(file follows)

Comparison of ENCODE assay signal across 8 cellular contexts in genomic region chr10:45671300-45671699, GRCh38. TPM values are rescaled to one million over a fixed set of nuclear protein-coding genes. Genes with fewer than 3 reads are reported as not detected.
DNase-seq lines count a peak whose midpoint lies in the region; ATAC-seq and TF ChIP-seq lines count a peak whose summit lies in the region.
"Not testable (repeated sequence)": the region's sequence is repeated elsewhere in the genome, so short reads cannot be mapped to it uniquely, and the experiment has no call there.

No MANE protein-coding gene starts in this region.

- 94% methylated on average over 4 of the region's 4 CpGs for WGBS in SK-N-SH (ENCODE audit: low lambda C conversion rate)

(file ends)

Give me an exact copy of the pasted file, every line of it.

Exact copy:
Comparison of ENCODE assay signal across 8 cellular contexts in genomic region chr10:45671300-45671699, GRCh38. TPM values are rescaled to one million over a fixed set of nuclear protein-coding genes. Genes with fewer than 3 reads are reported as not detected.
DNase-seq lines count a peak whose midpoint lies in the region; ATAC-seq and TF ChIP-seq lines count a peak whose summit lies in the region.
"Not testable (repeated sequence)": the region's sequence is repeated elsewhere in the genome, so short reads cannot be mapped to it uniquely, and the experiment has no call there.

No MANE protein-coding gene starts in this region.

- 94% methylated on average over 4 of the region's 4 CpGs for WGBS in SK-N-SH (ENCODE audit: low lambda C conversion rate)